Throughout the offseason, both Matt Rhule and Scott Fitterer have made no secret of wanting to add another cornerback to pair with Donte Jackson and, while they did sign Rashaan Melvin to a one-year deal in free agency, this is likely to be towards the top of the Panthers’ to-do list entering the draft.
While there are certainly other directions the Panthers could go in at the very top of the draft, taking a cornerback either with the eighth pick or following a trade down should absolutely be on the cards. If they do go in this direction, then one player who they could target is Alabama’s Patrick Surtain II, who is in the conversation to be the top cornerback taken.
With that in mind, we have taken a look at the tape to see what he does well, if there are some areas he could improve upon, and if he is a prospect the Panthers should target early in the first round.
Surtain certainly matches the physical profile that the Panthers seem to look for in corners, measuring in at 6’2 and 208lbs with 32.5″ arms. While he isn’t the fastest cornerback in the class, the 4.42 forty hard dash from his pro day certainly meets the speed threshold the Panthers have at the position, which backs up what can be seen on tape in terms of his ability to run vertically with receivers (please note, Surtain wears #2):
Part of the season why the Panthers like longer corners is because of how this can help in press coverage and, while the Panthers don’t play their corners at the line on every play, being able to effectively press at the line is a useful skill for any defensive back to have. On tape, certain uses his long arms well to drive receivers off their line, pressing them into the boundary and disrupting the timing of their routes:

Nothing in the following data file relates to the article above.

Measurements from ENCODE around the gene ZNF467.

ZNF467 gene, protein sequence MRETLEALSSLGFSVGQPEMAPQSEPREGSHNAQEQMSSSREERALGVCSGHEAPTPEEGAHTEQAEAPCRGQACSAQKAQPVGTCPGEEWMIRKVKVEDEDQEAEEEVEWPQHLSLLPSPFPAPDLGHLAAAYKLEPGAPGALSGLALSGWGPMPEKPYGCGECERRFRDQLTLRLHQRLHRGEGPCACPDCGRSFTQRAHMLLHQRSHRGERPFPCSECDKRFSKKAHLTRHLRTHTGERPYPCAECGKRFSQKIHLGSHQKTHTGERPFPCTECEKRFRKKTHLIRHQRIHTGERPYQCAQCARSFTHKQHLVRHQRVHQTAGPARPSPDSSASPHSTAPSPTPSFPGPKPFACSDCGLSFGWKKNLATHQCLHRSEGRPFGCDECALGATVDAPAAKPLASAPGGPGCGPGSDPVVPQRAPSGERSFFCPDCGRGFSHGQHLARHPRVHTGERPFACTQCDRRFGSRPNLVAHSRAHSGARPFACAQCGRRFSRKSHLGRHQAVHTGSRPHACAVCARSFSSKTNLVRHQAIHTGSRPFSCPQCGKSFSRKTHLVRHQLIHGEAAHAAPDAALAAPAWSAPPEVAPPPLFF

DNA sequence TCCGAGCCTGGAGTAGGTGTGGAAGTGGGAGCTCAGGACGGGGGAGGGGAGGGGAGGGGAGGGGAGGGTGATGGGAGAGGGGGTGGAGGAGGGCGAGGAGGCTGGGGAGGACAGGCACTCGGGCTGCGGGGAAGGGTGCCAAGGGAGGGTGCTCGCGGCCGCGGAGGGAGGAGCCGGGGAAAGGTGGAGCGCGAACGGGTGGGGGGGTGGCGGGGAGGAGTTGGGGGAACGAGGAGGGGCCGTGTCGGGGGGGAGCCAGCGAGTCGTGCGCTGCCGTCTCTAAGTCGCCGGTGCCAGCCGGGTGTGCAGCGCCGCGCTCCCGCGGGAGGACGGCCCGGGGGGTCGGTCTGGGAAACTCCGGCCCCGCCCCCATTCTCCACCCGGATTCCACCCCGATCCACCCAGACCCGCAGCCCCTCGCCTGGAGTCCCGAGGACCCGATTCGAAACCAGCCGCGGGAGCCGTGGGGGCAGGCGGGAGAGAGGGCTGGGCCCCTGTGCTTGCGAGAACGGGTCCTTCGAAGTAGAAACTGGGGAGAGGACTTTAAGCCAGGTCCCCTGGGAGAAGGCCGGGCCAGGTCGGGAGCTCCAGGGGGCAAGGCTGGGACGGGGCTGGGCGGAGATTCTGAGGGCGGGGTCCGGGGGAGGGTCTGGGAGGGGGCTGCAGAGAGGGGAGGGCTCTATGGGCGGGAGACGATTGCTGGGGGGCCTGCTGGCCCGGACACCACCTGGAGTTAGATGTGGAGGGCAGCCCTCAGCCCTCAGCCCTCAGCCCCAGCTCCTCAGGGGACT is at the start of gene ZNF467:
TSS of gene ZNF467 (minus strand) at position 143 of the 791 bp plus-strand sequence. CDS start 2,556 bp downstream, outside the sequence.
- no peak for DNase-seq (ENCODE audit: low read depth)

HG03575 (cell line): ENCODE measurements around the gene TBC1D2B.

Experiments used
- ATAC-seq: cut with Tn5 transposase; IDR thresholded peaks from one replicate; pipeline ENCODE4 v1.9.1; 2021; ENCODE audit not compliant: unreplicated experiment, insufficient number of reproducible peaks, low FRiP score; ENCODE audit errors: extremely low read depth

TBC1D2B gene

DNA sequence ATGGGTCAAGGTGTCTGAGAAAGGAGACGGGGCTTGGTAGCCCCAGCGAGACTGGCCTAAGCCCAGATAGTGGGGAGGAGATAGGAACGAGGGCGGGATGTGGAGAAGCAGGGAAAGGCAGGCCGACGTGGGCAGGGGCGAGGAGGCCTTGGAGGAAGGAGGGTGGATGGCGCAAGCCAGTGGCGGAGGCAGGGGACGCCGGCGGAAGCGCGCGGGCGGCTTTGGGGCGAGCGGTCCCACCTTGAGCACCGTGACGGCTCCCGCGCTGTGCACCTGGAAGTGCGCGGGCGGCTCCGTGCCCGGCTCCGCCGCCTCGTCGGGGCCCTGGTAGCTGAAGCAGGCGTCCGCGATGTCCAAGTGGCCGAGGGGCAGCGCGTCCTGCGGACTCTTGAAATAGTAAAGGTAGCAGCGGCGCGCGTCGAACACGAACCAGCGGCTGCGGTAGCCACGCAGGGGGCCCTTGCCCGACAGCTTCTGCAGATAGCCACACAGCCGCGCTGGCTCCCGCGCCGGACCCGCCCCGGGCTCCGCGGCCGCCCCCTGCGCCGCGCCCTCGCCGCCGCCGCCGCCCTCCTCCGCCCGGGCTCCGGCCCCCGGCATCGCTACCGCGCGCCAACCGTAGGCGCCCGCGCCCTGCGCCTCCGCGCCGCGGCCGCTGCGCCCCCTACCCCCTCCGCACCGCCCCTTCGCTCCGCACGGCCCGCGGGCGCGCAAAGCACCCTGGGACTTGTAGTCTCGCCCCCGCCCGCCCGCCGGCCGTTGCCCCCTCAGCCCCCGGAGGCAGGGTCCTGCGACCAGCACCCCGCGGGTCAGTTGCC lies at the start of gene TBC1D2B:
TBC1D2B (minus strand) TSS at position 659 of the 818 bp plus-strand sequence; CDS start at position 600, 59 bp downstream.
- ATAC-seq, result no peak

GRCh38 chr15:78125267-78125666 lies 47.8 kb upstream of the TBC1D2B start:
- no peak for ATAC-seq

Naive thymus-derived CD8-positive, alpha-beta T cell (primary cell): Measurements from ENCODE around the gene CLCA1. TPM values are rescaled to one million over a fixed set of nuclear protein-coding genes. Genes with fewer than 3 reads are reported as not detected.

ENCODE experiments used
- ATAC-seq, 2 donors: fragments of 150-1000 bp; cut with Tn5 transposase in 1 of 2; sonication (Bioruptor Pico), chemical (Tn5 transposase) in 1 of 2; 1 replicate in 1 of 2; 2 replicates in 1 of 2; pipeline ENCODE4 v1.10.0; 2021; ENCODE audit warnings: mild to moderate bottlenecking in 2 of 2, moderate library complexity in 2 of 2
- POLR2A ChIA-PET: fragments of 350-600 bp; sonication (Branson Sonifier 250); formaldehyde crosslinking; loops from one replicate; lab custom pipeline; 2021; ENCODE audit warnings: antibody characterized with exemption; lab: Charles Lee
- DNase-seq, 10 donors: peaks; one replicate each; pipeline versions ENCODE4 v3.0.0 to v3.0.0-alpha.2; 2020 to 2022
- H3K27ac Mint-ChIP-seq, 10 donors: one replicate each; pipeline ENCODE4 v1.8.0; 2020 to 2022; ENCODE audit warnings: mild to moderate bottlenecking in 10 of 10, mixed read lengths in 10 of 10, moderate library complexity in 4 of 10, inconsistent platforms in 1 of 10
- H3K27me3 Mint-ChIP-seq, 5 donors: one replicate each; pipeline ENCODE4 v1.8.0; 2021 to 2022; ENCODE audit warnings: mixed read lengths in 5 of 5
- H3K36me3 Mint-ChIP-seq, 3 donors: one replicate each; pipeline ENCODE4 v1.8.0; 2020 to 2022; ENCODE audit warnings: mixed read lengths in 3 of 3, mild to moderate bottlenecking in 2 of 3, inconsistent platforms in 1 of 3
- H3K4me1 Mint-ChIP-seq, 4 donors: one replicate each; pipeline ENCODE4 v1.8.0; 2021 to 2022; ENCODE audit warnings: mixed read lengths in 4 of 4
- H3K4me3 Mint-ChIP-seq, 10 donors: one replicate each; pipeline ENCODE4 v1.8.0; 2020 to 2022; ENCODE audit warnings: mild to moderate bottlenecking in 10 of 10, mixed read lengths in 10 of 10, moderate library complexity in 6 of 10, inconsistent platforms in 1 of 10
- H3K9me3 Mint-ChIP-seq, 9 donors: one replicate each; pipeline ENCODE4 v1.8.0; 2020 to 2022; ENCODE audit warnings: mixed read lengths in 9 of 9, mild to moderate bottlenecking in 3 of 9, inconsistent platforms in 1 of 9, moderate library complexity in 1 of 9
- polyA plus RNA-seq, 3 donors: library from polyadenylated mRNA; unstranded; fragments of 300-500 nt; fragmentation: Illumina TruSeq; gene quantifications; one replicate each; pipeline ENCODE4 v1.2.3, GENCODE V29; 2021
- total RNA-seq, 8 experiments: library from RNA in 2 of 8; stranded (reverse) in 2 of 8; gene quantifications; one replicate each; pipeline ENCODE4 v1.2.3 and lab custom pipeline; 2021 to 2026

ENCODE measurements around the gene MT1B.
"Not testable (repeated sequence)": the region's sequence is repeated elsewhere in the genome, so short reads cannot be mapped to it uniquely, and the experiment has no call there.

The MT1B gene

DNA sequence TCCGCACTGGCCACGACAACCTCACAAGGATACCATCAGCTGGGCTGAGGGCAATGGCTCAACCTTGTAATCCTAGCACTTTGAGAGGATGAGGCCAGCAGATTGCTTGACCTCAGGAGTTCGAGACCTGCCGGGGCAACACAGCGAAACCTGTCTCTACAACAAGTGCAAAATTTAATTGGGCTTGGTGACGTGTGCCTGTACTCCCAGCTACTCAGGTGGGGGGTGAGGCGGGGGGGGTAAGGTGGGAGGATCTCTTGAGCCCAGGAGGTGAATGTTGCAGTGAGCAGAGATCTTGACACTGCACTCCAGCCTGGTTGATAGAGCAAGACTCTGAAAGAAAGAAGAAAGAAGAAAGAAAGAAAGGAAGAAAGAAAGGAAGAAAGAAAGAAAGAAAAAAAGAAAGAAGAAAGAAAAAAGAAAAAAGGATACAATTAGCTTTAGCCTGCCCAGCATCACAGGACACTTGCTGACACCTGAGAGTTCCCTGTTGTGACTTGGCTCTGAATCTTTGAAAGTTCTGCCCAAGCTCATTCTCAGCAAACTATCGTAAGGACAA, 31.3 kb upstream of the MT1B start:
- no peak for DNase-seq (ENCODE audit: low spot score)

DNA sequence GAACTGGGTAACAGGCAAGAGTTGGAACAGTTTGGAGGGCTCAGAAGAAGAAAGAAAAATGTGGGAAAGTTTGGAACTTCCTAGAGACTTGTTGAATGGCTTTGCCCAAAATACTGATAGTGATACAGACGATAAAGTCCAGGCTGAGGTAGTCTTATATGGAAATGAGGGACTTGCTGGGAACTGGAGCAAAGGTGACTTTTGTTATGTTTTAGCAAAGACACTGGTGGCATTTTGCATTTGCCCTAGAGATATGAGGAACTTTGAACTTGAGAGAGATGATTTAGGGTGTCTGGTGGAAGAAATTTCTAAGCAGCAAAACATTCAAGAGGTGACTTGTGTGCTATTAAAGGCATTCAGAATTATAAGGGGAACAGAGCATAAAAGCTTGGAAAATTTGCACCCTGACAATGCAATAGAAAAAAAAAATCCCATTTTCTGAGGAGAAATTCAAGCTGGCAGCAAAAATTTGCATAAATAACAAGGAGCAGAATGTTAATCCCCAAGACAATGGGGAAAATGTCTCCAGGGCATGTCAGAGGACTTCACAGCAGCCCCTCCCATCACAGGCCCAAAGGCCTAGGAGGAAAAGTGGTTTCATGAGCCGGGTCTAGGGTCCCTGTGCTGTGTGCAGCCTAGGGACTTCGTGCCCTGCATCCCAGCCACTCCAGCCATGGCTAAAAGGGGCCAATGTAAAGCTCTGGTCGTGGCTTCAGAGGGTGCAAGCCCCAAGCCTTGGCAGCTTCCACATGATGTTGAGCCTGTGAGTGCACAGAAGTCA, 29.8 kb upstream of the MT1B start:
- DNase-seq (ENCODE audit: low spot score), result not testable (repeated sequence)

And while it isn’t a regular feature of his game, he also shows an ability to work receivers off the field entirely at times:
Importantly, he is not reliant on winning with his hands, and so can look to disrupt routes knowing that he can always fall back on his balance and agility to transition to run vertically with receivers:
Though very occasionally he can get caught slightly flat-footed at the line:
Surtain’s game is not based around his ability in press, but he is still a good press coverage corner and has the potential to be more aggressive in this regard should teams want to use him in that way in the NFL.
Where he can get into trouble at times is that he can sometimes open his hips a little early, allowing receivers to cross his face and switch leverage, creating a window where he is off-balance that can then be exploited to generate separation:
However, this is not a persistent feature of his game and, ultimately, he did a good enough job of recovering when it did happen that it is unlikely to be a significant weakness that teams can expose.
In off coverage, he has a really smooth a quick backpedal, allowing him to drop vertically at speed while maintaining balance and control:
And does a good job of transitioning vertically from his backpedal with limited wasted motion:
At the head of routes in man coverage, he does a nice job of opening his hips to transition laterally while maintaining stride with receivers:
While maintaining his balance to allow him to react to breaks back against the motion without loss of control:
And as seen earlier, he does a good job of contesting at the catch point:
Overall, Surtain is a very fluid athlete who is able to run with receivers through routes and who shows the footwork and movement skills to prevent separation at the head of routes.
The only real caveat to his ability in man coverage is that he can struggle for quickness at times, and he isn’t always the best at driving on routes underneath from off coverage:
While more technical, quicker route runners have a chance at creating separation inside through multiple changes in direction: